Art, Dinner, Kisses and Walter.
Tuesday I had dinner with my mother and her new husband Roger. Before going to dinner, Roger picked me up from the high school and we drove across town to meet with my mother at an art gallery. It was a small yet noticeable building, the outside painted mellow blues and yellows; there was no visible sign that said it was a gallery, no banner or anything, and not much of the art was on display in windows—though none of this would stop you from getting the impression that the building was anything other than an art gallery. More than it's look, it had some air about it...the reeking stench of art.
My mother had recently finished a batch of paintings that were ...view middle of the document...
For example, one picture that seemed to be very popular showed a young boy, around sixteen-seventeen, sitting on his bike and smoking a cigarette; but where his eyes should have been she had painted the hand from another picture, covering it up in a strange and almost unnerving way. Another painting that people ogled depicted a young girl sitting on a bench with a small dog on her lap. The dog is looking up at the girl who is ignoring it; a speech bubble at the dog's lips says: “Feed me...” And another at the girl's that reads: “LOL!”
What I noticed the most, walking through the gallery with my mother's new husband, was how many people looked at the art, talked about it, specifically about how they “simply must have it”, but would then leave without buying. I'm not terribly artistic (stick people and square houses), but I can understand the quiet rage my mother must feel from time to time, when people tell her how much they love her work, but don't buy it. There were also a number of people who gravitated towards my mother who was standing with the owner of the gallery, a tall, slender, almost boyish looking woman named Claria. She had on a black sweater, with the sleeves rolled up and a bright white watch on one wrist, a bright white bracelet on the other. More people than I could keep count of would approach my mother and ask her what her inspiration was, or what the various pieces meant (especially the one with the boy with the hand over his eyes). And my mother could never quite say, never put forth an answer. I quickly decided that she was being coy to hide the real answer: money. Her old, Bob Rossian style wasn't selling, so she tried her hand at dangerous—or whatever her idea of dangerous is.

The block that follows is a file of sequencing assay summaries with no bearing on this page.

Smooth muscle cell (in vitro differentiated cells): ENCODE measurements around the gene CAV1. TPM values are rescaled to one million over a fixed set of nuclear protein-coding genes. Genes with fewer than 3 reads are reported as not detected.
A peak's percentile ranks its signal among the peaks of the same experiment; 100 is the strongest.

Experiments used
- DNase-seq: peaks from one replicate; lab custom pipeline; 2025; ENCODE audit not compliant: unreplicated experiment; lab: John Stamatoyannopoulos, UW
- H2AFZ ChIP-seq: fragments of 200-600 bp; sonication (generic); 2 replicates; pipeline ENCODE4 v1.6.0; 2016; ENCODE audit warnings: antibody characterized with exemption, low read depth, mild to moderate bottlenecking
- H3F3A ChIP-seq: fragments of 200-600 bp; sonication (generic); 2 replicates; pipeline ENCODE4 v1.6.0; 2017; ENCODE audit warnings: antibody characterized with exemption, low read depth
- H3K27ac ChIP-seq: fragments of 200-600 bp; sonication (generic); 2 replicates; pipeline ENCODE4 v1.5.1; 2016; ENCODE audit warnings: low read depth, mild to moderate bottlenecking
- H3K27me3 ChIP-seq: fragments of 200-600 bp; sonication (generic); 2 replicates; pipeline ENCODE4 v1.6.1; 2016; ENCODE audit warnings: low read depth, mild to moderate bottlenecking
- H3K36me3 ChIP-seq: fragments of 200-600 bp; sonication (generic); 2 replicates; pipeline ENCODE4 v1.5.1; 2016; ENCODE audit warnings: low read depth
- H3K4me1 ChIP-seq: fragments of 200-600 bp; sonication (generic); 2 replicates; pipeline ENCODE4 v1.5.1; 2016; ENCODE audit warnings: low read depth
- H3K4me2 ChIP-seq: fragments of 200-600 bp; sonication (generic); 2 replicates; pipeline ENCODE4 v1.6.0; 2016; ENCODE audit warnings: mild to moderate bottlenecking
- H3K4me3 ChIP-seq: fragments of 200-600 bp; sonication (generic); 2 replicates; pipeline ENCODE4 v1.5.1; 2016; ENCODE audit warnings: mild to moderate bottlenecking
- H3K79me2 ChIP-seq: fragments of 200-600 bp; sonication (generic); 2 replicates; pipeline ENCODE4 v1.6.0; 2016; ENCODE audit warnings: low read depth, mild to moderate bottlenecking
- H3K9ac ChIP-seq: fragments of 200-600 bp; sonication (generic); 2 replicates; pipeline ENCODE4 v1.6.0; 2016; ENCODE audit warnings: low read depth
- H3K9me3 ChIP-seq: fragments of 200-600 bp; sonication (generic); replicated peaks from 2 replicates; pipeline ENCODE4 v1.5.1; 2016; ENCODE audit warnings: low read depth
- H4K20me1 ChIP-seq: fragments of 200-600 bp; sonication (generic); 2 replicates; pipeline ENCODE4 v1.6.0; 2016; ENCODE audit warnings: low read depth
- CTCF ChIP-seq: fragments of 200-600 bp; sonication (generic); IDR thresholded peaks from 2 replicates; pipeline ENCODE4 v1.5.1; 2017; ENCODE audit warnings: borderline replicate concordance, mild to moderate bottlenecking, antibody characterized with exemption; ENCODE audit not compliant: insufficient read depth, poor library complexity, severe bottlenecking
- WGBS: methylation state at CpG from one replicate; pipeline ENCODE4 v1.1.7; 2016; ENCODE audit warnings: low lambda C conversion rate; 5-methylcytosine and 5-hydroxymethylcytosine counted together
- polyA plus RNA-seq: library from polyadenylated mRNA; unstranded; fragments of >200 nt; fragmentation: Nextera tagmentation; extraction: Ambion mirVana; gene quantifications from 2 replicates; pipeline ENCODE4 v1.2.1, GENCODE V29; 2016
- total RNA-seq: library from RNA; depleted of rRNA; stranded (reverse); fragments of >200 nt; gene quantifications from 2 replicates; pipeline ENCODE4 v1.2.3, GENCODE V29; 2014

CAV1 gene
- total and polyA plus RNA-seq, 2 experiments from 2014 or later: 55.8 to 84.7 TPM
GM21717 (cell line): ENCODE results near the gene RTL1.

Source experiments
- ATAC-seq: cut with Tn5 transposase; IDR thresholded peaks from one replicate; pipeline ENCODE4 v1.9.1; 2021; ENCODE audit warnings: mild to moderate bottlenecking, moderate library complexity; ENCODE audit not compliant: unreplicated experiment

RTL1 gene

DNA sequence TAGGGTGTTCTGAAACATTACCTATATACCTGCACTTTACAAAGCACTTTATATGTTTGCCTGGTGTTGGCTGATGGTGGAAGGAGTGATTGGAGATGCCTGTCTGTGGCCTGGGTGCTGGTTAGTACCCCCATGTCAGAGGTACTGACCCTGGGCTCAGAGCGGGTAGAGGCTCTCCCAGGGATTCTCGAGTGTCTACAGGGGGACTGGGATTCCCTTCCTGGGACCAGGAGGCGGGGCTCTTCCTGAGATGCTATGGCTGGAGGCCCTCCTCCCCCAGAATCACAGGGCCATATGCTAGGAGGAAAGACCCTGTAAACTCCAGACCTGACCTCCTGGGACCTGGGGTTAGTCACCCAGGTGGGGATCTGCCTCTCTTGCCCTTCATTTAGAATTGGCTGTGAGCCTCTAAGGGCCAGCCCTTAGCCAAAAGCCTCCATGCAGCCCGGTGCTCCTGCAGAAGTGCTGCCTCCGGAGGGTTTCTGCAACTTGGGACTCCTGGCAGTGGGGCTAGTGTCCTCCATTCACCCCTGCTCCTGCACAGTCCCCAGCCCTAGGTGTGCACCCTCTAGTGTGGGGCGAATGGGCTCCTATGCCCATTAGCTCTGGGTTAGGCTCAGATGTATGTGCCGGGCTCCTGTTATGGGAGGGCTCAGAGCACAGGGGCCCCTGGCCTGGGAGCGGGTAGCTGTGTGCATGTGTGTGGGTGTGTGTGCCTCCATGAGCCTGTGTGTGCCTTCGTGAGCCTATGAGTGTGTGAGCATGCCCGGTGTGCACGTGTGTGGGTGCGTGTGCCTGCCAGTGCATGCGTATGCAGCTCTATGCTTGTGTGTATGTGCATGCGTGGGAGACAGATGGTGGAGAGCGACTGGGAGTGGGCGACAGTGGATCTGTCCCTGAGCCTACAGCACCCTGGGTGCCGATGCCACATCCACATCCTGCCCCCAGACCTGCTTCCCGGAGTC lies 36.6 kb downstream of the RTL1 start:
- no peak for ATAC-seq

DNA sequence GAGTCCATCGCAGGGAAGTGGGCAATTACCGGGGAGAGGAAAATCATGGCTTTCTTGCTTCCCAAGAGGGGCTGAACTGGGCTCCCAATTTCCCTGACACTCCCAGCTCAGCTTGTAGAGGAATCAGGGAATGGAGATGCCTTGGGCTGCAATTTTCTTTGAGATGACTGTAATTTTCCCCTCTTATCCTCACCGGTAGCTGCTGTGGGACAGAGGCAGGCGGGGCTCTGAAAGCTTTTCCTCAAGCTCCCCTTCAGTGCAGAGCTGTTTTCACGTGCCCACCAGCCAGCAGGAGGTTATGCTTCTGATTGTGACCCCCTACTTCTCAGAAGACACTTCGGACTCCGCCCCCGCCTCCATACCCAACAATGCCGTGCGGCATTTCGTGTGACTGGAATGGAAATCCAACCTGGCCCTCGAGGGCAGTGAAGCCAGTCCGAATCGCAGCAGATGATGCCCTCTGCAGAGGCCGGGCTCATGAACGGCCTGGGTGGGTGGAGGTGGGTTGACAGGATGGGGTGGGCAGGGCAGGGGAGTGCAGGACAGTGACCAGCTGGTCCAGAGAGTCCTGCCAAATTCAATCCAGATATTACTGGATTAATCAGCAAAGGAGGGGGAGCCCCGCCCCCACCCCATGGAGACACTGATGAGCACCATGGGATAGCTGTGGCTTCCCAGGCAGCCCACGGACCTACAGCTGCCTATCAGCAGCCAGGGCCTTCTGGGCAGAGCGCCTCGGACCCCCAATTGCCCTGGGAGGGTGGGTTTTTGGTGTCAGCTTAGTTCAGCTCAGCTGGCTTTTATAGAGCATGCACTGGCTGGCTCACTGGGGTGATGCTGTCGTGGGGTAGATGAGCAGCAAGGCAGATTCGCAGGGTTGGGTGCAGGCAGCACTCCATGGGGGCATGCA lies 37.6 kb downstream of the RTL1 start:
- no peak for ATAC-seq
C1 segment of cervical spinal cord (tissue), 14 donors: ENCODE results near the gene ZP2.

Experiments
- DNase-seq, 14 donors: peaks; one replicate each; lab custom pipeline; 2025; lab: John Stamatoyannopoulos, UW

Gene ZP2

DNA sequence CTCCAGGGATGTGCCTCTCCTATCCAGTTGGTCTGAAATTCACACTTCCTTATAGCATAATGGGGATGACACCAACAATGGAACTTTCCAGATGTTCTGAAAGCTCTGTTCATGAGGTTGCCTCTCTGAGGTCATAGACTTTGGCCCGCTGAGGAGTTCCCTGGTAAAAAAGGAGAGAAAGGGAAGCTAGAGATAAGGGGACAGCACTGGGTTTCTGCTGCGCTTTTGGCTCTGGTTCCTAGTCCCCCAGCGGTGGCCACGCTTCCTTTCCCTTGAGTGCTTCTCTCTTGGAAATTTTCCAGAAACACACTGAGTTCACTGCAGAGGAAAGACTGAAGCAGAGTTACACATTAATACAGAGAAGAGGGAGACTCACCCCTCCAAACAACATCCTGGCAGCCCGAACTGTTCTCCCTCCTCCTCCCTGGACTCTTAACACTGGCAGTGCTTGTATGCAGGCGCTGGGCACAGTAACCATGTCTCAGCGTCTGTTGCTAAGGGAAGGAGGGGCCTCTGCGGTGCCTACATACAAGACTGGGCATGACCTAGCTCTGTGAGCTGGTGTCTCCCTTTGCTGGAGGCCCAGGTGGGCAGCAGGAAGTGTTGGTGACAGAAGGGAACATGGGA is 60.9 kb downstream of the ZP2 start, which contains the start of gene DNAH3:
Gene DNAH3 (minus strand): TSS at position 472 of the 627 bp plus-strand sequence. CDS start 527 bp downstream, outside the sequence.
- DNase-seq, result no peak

I stood next to my mother, trying to act as casual as possible even though the number of people in the building was making me uncomfortable. Roger played the good-husband, standing by my mother in her hour of achievement, and when there was finally a pause among the people approaching her, he whispered something in her ear and she nodded, then smiled.
“Ready to eat, Kirsten?” Roger said, putting his arm around my mother and running his hand down her arm.
In short time we were in the car and back on the road. The two adults in the front seat had exchanged a number of silent gestures and it was decided we would eat at Izzy's. I hadn't eat there since I was little; all I could recall about it was a returned feeling of being stuffed—overfilled—on a few too many slices of pizza. The fear always rises when eating at a place you haven't been to since you were little. Since then your palate has advanced (or regressed even further), you're no longer the same person and it would be a shame for a childhood memory to lose a bit of magic after returning only to discover the food was terrible (like visiting the old schoolyard just to see it's a giant dump).
The lunch of was one of the most awkward I have ever experienced. For the first twenty minutes or so,...